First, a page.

Starting from a customer problem, we first described it as a gap to a standard. Analysis jobs must only fail when the code has flaws–my customer’s analysis had failed even though their code was correct, that’s the gap. Then we deliberately moved through the evidence: logs, code, infrastructure configuration, or by talking with the people involved to find the contributing factors. We asked “why” five times to get to the root cause, in other words, the smallest mechanism that led to the error. We took the time to test different ideas along the way. In the scientific method, you start with a hypothesis, design an experiment, write what you expect will happen, run the experiment, check the result, and reflect on what you have learned. There are no failed experiments as long as you learn something along the way and you find out what you need to change in your work methods. PDCA emphasizes the Plan phase to prepare good experiments. Do and Check care about what happened during the experiment, and whether what we thought would really happen. Act is about leadership and sharing useful learnings across my team and other teams in the company.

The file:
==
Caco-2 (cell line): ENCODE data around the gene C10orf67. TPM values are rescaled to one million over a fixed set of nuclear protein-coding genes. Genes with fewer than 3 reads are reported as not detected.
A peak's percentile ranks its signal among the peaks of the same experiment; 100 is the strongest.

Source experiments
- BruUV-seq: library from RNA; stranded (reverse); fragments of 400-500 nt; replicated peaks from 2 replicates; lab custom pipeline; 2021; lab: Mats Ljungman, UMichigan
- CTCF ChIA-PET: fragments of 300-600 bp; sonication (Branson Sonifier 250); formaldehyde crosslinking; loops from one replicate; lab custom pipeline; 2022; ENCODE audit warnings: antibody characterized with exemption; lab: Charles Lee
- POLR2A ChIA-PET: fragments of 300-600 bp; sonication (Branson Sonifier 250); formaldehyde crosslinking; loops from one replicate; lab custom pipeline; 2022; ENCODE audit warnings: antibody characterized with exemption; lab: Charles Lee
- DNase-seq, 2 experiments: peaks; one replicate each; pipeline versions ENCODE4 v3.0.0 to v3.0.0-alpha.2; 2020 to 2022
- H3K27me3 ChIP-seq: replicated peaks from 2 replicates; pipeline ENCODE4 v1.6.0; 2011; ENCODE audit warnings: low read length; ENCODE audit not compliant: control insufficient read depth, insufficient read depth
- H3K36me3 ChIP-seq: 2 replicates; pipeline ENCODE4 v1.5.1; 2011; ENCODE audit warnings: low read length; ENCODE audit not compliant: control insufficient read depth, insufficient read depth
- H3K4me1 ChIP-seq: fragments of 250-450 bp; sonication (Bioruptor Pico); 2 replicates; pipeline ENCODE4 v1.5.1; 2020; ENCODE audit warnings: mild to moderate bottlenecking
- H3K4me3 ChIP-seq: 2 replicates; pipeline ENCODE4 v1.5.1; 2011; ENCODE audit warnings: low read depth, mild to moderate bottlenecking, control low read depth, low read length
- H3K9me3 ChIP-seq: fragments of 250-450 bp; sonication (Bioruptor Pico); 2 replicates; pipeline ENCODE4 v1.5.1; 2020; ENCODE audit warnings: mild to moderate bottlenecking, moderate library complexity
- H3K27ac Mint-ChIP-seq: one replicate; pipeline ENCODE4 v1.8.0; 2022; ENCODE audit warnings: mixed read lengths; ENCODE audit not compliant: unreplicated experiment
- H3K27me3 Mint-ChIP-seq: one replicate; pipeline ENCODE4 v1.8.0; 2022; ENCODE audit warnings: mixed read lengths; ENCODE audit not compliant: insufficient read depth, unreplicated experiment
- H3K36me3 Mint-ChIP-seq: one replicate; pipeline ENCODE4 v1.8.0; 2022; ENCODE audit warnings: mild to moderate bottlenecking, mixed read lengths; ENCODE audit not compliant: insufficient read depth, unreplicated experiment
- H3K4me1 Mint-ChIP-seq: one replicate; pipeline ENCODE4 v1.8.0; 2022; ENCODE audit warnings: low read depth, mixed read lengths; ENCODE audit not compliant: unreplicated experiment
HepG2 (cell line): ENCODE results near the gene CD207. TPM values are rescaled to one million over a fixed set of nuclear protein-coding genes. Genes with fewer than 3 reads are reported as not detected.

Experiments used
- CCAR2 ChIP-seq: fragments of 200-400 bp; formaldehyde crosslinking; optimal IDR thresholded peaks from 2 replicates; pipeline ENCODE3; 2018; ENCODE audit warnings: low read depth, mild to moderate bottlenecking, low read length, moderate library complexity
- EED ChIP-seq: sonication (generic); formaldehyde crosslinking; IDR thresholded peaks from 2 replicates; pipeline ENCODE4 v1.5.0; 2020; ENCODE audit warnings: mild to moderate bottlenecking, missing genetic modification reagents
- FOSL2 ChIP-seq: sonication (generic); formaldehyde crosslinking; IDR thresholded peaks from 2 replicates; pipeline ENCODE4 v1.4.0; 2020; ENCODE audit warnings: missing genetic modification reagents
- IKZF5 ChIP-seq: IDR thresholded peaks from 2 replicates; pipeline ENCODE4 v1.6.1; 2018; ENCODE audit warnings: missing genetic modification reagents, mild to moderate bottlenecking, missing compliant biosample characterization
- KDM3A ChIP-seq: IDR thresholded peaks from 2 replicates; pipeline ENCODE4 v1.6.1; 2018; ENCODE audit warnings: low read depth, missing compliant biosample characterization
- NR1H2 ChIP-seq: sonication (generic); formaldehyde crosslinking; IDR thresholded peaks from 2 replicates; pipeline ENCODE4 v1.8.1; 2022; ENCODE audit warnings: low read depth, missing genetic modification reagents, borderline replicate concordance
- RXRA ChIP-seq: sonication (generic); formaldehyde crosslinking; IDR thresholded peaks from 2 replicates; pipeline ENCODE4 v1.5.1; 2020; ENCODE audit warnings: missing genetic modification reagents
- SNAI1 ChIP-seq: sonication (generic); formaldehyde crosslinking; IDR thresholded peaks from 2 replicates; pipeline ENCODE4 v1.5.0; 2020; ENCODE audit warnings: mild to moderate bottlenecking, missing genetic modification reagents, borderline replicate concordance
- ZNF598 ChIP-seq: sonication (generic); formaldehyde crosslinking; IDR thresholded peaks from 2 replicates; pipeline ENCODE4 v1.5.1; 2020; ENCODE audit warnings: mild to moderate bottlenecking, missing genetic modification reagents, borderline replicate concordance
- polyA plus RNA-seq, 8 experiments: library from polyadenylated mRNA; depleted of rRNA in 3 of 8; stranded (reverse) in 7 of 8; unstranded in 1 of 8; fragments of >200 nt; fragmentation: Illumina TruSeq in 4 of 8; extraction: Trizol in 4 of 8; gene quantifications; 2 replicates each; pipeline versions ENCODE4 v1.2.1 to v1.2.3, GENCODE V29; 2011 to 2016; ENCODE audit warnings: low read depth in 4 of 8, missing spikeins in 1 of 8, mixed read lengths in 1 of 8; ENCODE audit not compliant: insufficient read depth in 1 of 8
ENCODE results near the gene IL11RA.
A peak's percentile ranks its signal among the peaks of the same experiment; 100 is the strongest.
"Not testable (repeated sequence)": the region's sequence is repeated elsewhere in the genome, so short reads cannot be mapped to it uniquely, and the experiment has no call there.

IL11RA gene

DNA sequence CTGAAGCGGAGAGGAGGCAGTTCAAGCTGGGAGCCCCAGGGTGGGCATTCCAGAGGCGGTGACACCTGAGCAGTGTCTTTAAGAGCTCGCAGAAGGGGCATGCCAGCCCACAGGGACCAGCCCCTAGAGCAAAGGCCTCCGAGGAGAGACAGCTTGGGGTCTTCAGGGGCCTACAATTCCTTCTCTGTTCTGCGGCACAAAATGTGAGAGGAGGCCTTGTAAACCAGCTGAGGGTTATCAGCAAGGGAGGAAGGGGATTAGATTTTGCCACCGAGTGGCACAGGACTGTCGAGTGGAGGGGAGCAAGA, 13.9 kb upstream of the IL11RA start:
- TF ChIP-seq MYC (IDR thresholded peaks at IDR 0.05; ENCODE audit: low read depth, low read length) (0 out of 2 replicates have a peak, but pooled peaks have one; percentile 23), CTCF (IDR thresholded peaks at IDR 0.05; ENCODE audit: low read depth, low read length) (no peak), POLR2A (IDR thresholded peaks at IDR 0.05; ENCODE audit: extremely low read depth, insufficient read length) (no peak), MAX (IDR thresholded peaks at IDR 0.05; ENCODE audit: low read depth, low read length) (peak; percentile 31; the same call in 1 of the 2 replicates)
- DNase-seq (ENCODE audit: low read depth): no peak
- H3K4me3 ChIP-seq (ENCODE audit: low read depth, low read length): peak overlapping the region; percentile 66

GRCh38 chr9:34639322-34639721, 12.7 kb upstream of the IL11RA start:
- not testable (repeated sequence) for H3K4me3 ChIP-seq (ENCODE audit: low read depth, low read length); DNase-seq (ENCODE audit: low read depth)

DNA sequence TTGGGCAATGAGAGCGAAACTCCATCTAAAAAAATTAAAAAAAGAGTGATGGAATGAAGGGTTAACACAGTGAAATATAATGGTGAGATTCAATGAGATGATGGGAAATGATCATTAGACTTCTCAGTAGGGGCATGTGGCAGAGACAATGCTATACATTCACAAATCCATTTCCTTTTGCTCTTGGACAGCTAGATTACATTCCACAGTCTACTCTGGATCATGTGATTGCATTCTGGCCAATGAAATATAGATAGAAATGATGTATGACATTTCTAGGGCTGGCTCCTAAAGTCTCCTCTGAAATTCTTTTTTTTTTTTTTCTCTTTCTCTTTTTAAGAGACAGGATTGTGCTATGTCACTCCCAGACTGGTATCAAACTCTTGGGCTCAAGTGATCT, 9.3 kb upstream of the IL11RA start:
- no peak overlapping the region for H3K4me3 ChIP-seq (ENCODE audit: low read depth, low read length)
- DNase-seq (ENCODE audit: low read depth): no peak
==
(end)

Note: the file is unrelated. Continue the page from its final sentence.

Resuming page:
After doing multiple PDCAs, I realized that the pinnacle of a good root cause was getting to a misconception, a basic principle that someone on the team thought was true but was wrong. And this became key to my team’s success.
The joy of quality
In December 2022, my team had a backlog of 15 support tickets and about 4 new ones per week. The oldest ticket was more than 6 months old. We would fix them, of course, but we prioritized them against other features. We started doing Dantotsu radical quality at that time.